Wednesday, 9 June 2010

Competition Policy: serving the public interest?

Announcing a one-day conference: speaker sessions and roundtable discussion on:

Competition Policy: serving the public interest?

Venue: Canada House, Trafalgar Sq., London

21 June 2010 (10am for 10.30)

Keynote speaker: Professor John Bridgeman CBE (Formerly Director General of Fair Trading, MD Alcan)

Contributions from:

Bert Foer : President, American Antitrust Institute

Professor John Kay : London Business School/Director: Institute for Fiscal Studies/London Economics

Professor Alan Riley : City University Law School/ Res Publica

Dr Paul Gorecki : Economic and Social Research Institute, Dublin (formerly with Economic Council of Canada)

James Lowman : Association of Convenience Stores

Barry Lynn: New America Foundation

Michael Hallsworth: Institute for Government, London

Courtesy of kind support of the Federal Government of Canada, cost per delegate is held at £100 ea (to include buffet lunch). However, seating capacity is strictly limited

Please email Professor Alan Hallsworth

to reserve your place and for updates, additional speakers etc.

Please put COMPETITION EVENT in the subject line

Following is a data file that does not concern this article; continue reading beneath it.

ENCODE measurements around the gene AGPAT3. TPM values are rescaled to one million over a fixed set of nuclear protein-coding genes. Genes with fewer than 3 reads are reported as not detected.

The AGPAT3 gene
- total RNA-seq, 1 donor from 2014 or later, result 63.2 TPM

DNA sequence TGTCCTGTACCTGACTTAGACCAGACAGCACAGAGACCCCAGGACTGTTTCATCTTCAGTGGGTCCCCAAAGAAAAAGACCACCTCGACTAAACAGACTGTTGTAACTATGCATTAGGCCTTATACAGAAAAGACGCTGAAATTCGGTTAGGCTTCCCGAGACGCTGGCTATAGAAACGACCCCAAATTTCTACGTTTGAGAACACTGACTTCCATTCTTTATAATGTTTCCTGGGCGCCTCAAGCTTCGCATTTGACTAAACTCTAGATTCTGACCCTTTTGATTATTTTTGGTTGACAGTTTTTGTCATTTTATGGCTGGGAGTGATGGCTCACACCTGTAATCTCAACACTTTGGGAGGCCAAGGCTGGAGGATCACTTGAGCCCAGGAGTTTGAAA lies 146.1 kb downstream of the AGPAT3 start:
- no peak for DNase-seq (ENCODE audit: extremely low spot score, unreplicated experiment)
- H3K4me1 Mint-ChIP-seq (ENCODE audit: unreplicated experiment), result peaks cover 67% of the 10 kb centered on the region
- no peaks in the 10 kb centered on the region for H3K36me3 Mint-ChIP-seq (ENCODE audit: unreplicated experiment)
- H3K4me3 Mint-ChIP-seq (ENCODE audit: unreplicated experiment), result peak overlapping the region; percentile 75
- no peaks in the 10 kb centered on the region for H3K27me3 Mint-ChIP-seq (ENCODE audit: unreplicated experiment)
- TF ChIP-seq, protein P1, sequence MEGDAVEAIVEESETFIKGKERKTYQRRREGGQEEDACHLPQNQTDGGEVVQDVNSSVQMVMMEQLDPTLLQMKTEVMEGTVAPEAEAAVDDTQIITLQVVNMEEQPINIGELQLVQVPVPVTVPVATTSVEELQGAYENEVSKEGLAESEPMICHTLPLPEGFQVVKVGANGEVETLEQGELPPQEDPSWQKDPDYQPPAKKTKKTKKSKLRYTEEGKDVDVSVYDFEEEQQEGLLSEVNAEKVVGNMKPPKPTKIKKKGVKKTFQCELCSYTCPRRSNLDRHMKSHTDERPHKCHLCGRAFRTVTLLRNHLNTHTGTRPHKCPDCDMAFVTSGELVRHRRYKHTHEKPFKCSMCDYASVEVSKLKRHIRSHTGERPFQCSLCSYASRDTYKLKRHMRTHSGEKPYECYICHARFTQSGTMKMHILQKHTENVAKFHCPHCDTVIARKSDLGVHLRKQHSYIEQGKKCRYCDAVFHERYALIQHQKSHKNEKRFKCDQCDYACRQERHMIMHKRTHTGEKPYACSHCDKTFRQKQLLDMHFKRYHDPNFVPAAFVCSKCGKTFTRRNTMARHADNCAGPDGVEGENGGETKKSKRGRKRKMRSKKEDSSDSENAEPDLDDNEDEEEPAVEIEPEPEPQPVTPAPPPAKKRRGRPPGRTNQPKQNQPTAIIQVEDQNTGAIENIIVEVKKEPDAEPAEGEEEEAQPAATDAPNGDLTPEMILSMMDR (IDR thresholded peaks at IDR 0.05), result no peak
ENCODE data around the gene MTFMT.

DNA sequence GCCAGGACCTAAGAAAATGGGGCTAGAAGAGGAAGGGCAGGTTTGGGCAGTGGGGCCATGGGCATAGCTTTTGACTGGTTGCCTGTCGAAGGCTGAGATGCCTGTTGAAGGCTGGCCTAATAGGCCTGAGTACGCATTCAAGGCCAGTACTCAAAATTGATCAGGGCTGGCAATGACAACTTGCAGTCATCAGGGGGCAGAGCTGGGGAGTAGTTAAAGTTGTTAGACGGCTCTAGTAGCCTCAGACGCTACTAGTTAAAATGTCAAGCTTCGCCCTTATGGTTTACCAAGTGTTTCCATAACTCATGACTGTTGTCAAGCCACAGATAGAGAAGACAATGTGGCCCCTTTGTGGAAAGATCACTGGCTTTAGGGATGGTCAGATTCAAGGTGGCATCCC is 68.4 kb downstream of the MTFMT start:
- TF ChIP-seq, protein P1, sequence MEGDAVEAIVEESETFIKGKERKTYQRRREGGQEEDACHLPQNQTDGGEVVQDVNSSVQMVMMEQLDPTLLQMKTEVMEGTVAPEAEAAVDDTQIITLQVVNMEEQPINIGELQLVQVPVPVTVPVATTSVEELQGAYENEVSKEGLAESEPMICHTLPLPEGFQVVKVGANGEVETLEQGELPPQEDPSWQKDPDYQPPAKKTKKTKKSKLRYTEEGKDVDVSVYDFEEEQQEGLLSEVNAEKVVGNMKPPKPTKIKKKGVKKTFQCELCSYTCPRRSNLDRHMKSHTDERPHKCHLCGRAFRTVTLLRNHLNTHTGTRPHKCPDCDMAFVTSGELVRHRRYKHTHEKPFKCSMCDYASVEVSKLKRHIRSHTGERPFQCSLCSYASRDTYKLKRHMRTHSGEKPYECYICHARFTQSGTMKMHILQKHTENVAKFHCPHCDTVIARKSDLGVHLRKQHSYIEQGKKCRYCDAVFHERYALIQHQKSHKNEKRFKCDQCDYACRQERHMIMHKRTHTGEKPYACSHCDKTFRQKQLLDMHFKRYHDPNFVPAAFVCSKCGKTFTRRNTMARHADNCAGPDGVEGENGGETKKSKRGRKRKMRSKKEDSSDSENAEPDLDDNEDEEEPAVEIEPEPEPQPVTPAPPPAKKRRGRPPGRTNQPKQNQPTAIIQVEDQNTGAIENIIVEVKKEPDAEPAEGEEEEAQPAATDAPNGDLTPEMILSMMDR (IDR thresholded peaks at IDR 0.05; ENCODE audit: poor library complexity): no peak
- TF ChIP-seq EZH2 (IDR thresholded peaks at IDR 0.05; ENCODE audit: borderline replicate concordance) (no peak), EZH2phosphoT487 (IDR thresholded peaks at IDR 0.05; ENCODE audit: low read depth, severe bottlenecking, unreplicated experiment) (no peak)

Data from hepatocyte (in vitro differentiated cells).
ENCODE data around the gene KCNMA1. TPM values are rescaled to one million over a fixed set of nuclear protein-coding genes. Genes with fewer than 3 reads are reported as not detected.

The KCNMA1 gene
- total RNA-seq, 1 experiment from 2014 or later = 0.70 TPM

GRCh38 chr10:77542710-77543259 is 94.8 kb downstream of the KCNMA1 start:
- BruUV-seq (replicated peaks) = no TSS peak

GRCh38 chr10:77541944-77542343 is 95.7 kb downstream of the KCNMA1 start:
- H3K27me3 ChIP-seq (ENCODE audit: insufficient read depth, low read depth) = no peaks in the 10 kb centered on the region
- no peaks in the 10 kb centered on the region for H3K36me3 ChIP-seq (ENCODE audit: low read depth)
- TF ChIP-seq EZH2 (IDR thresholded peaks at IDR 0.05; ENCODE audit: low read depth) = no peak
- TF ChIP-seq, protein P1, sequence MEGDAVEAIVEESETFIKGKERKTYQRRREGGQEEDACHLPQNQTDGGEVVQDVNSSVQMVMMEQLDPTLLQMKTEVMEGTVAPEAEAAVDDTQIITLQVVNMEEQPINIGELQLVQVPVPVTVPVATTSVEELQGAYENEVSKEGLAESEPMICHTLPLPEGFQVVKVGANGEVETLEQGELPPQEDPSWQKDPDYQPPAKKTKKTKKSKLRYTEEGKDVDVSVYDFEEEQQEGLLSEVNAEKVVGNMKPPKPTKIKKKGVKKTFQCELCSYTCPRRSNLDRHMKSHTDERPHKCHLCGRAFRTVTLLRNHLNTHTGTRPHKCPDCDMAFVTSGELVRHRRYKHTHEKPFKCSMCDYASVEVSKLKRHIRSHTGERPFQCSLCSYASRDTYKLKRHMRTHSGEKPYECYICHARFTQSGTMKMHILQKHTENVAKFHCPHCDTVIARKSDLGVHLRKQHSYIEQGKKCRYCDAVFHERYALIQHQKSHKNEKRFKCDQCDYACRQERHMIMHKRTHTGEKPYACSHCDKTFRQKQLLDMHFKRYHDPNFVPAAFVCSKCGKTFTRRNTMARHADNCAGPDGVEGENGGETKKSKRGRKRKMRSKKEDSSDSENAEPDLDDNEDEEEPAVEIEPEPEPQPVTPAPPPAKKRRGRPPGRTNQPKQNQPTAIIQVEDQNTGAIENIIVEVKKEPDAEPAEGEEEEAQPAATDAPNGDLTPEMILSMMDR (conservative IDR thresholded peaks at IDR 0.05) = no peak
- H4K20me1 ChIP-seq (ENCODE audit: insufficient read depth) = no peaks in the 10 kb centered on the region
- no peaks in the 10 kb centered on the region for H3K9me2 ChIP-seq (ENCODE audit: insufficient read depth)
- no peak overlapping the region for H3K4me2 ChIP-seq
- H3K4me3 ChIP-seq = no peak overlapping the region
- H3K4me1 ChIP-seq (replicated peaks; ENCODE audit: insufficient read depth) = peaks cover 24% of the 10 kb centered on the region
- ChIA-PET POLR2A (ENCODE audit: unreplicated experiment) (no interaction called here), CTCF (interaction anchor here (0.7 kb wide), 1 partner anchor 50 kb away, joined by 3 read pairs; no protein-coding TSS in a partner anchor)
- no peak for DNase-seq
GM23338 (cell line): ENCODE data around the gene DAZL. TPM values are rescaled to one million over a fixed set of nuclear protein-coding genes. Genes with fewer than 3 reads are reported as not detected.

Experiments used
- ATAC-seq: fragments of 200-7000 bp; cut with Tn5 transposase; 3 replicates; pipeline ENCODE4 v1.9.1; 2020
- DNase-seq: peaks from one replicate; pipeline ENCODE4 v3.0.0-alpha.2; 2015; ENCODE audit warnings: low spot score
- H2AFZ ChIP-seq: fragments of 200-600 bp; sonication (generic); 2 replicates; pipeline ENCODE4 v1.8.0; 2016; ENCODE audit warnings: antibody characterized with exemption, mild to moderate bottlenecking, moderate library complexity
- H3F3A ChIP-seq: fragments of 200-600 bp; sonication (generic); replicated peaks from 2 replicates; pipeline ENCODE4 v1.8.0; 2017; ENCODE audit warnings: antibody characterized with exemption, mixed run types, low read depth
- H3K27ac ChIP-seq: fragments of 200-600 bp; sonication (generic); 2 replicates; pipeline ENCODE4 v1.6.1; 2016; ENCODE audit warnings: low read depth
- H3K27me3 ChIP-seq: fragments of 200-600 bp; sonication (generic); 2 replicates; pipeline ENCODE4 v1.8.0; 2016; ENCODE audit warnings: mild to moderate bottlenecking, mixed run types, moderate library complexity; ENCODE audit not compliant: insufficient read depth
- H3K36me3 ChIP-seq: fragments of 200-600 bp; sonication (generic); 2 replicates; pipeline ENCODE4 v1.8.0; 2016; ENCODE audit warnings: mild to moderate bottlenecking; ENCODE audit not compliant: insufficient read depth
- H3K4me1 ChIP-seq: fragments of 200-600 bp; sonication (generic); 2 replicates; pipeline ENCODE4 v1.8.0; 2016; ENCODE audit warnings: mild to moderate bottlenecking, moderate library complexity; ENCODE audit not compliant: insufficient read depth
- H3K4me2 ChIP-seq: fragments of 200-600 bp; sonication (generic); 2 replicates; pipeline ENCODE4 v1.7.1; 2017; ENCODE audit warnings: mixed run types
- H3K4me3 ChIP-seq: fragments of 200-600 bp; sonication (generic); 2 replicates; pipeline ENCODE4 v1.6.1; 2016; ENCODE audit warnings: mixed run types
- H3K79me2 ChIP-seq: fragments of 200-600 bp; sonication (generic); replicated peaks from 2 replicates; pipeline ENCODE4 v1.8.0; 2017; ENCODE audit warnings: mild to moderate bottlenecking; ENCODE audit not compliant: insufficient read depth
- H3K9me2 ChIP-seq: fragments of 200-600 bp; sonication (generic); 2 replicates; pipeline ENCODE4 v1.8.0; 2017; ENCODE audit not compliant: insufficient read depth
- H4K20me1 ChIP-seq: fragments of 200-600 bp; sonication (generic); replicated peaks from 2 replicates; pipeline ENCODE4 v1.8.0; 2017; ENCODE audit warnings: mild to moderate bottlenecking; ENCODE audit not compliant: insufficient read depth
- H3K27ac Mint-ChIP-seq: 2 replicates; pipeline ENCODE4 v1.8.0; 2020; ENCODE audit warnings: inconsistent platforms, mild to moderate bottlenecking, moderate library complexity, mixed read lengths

Purpose of the day

In addressing rising concerns about the environment, sustainability and resource depletion, analysts turn increasingly to behavioural economics for interpretations of the human factor. Critics argue, fairly or otherwise, that Competition Policy, conversely, remains dependent upon Chicago-School visions of market competition. Some who accept the broad sphere of rational choice nevertheless argue that there should at least be US-style routes to contesting the power of market-dominant firms. Others question the metrics and the evidence base that underpin specific decisions about the competitiveness of markets. It can also be argued that any wider vision of a public interest (dropped from Competition policy by the 2002 Enterprise Act) has been reduced to consumer interest.

Who, then, is best placed to define or defend the consumer interest?

Leading speakers will offer a range of perspectives on these topics. Following a networking lunch, the afternoon will include a roundtable session to extend the debate more widely.

The event seeks to appeal to all who have an interest in how consumer markets are, could, or should be regulated.

Supported by LoCSA and the BACS Business group

No comments: